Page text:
CB: Beer Street has been open in its current iteration for three and a half years now. It was originally a beer shop and tobacco store that we converted into the bar when we took it over. My partner and I bought in to assist with the transition and took it over completely about a year in. I operated the two bars (Proletariat and Beer Street) at the same time for the first year, while being in a new relationship. Madness. I was worried about quitting Proletariat because it had done so much for me. We elevated each other’s names. But it wasn’t the first time I quit a good gig to start something new and (ideally) better.

Service in most beer bars at that time, and most beer bars still today, was lacking. The response to being asked about a beer was to just give a blind taste.

BP: How do you approach the beer program at Beer Street? You guys always have such a tight and diverse selection whenever I’m here.
CB: We only have ten draft lines here, and now that so much has changed in New York we sometimes wish we had more. During 2015 beer week, we decided to shift the focus entirely to local beers because that didn’t exist yet in New York. Our draft selection is purely based on the relationships I’ve built over the years. People know they can come here and get the cool shit as soon as it drops. But we still keep beers from the homies like Oxbow and Birrifio Italiano in the rotation as well. Generally, when I pick the beers, I either choose the best possible quality, or beer that is really fun. We’re just really lucky that the local breweries are as good as they are. And there’s a lot of them now, which is fucking nuts to think about.

BP: And the name?

CB: Beer Street is from a pair of prints by William Hogarth which were commissioned by the English government in the 18th century. Beer Street represents a vibrant, prosperous community while Gin Lane is awash in depravity and suffering. It was essentially a propaganda piece using the fear of pain and death to convince the populace to drink the domestically made product – beer – as opposed to imported gin.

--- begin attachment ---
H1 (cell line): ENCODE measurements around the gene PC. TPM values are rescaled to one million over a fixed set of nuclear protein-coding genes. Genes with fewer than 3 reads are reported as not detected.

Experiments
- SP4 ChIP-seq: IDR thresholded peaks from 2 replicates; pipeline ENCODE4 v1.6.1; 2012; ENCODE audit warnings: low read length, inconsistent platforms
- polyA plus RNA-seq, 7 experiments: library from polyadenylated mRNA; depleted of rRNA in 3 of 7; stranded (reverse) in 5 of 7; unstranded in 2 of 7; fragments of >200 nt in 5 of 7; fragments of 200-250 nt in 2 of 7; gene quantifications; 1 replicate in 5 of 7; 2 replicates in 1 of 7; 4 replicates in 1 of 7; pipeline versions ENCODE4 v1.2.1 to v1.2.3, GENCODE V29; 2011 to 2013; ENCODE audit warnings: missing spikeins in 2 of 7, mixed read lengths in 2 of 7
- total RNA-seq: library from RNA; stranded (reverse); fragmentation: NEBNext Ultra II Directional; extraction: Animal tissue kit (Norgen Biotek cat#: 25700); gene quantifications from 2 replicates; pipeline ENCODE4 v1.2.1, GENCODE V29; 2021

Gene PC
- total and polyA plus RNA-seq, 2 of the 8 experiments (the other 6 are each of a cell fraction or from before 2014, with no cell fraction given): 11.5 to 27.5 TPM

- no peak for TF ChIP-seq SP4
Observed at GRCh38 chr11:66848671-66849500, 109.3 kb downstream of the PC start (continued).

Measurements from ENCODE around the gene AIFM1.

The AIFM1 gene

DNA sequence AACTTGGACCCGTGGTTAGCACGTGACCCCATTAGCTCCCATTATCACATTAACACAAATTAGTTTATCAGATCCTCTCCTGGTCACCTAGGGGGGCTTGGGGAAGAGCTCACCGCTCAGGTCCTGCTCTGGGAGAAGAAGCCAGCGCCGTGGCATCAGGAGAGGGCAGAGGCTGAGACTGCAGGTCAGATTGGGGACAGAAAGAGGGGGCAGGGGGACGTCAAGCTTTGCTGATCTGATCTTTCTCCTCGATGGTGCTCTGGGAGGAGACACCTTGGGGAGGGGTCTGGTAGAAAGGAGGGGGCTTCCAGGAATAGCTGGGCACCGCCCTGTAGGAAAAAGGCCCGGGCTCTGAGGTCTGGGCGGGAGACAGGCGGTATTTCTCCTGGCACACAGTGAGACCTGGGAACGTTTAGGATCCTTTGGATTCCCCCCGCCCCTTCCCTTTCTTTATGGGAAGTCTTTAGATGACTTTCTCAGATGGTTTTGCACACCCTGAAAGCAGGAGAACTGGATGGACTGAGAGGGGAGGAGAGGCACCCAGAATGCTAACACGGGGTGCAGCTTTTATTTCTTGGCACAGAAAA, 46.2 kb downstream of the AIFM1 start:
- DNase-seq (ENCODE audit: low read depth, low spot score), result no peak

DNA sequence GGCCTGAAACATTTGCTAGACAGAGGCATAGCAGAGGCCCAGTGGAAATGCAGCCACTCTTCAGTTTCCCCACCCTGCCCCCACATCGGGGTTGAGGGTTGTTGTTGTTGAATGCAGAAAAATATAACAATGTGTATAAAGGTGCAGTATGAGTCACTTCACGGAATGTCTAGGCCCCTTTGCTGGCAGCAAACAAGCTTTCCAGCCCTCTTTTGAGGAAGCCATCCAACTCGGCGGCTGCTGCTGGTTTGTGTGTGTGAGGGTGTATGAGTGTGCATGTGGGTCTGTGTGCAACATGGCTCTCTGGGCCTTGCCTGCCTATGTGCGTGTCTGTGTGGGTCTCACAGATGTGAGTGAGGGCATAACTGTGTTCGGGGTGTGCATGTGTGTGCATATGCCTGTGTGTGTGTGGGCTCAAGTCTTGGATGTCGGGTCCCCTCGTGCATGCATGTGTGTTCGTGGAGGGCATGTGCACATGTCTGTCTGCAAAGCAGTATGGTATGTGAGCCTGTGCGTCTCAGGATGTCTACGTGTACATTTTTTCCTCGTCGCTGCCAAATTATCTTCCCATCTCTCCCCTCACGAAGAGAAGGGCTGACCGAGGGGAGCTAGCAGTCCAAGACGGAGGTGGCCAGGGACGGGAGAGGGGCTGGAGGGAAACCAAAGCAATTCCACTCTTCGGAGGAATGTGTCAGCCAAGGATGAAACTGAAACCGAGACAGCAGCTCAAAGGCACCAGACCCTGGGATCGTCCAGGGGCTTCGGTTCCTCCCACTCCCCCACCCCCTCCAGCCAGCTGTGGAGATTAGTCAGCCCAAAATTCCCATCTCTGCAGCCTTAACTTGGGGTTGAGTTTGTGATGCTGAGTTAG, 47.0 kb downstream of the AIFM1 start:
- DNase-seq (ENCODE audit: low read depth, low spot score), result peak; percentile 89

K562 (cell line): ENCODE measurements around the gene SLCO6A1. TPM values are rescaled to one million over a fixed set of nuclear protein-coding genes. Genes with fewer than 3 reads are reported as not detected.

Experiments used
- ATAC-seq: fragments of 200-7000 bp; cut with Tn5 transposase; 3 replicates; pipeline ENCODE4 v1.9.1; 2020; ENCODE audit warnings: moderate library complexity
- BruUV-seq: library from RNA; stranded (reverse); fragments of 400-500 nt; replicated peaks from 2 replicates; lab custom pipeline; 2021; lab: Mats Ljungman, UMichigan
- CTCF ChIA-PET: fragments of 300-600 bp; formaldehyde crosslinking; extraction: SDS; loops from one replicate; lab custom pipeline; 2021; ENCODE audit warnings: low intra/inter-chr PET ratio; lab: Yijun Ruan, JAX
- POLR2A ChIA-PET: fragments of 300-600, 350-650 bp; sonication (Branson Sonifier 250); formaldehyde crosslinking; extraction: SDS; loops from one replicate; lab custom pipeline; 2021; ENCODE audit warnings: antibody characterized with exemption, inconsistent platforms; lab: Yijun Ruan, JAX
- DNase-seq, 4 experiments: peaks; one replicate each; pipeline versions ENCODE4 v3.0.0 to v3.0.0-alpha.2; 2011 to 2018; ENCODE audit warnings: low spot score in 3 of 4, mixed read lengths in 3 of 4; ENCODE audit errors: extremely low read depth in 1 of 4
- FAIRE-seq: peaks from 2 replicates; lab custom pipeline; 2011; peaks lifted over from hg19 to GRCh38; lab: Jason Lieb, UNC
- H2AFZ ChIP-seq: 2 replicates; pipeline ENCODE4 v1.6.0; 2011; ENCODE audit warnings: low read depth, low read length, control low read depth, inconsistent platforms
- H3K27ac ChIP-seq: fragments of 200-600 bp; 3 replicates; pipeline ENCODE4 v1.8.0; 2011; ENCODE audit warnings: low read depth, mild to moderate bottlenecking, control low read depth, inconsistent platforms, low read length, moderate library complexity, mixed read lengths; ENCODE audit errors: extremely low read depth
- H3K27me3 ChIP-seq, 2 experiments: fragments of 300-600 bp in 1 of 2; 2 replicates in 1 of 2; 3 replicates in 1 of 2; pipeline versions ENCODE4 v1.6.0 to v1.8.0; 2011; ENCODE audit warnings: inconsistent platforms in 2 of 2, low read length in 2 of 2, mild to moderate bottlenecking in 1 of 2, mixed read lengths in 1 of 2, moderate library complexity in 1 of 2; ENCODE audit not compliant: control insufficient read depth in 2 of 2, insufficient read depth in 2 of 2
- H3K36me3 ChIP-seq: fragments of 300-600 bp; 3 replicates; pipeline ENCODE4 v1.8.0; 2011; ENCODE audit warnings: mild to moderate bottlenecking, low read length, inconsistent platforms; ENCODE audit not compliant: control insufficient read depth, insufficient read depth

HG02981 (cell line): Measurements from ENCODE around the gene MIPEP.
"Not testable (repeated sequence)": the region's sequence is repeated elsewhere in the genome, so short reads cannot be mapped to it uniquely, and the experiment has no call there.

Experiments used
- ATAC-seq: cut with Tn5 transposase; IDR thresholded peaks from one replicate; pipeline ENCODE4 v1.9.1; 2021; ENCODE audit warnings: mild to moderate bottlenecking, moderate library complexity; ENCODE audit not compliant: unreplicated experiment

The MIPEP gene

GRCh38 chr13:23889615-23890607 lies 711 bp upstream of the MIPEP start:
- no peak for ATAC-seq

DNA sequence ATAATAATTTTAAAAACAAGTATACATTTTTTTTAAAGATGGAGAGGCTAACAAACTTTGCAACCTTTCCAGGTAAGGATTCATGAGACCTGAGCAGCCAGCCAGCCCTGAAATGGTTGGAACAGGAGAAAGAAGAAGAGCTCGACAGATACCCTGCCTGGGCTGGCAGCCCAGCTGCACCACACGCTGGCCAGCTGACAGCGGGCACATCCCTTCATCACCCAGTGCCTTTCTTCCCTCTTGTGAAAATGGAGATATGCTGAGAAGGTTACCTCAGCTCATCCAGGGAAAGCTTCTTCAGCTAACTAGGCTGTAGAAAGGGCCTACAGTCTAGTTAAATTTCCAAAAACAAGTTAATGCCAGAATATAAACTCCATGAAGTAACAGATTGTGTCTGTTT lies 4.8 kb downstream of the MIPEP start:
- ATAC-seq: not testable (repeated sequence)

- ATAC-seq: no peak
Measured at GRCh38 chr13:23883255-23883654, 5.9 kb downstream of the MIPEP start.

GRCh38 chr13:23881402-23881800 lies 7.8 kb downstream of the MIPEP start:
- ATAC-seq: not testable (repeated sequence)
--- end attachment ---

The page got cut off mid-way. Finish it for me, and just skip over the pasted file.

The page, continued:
BP: You’ve been in this game for longer than most. What are your feelings on the recent beer craze and some of the new trends we’re seeing?
CB: When I started drinking beer, I was super into Belgian stuff. Strong, sweet, relatively easy to drink. I didn’t appreciate IPAs at that point because I didn’t have the palate for bitterness. That took time to naturally develop through tasting a wide range of styles over years. Now people’s introduction to drinking beer is NE IPAs and it just sucks. People are buying beers that largely taste the same and buying art and image as opposed to the liquid.

It’s absurd that the serving size for a double IPA is 16 ounces. It’s confounding and difficult and frustrating. You can’t use the term “selection” to define the quality of a beer bar anymore. There’s no soul in just having a bunch of IPAs on draft. A bunch of fancy beer in a room and a good PR agency isn’t enough to run a good bar. It’ll be interesting to see what happens if this bubble bursts.

What will become of all these breweries that don’t know how to do anything else? At this point, the liquid itself is no longer a qualifier. People come in here and ask what I’m into right now and it’s usually the Pilsner! Sharper, leaner, crisper Saisons and Pale Ales. Those styles aren’t going anywhere. They’re the backbone of all this. You remember the Black IPA, White IPA, Session IPA… now it’s all Double IPAs. And so many of these beers tasting the same isn’t just palate fatigue.

BP: How do you differentiate yourself in such a competitive beer climate?
CB: Just keep doing what I do and know that I’m one of the best. I can’t foresee what will come sweeping through the industry that will make people like me irrelevant. People want a nice time and experience and that’s what we strive to achieve.

Now people’s introduction to drinking beer is NE IPAs and it just sucks. People are buying beers that largely taste the same and buying art and image as opposed to the liquid.

BP: How would you sum up how the New York beer scene has changed since you started?
CB: Well, it exists now [laughs]. I remember when Sixpoint opened and we were all like, “Oh shit there’s another brewery in Brooklyn now.” Then Barrier opened up in 2009; and they’re a city brewery, I don’t care what anyone says. It’s amazing that talented people can turn what they love into a business. It’s not surprising because it’s New York and there’s so many talented people. I’m lucky enough to get to sell their beer. With so many new breweries opening by people who have been in the NYC beer scenes, homies are becoming heroes.

BP: And your Desert Island Beer?
CB: Suarez Family Palatine Pilsner.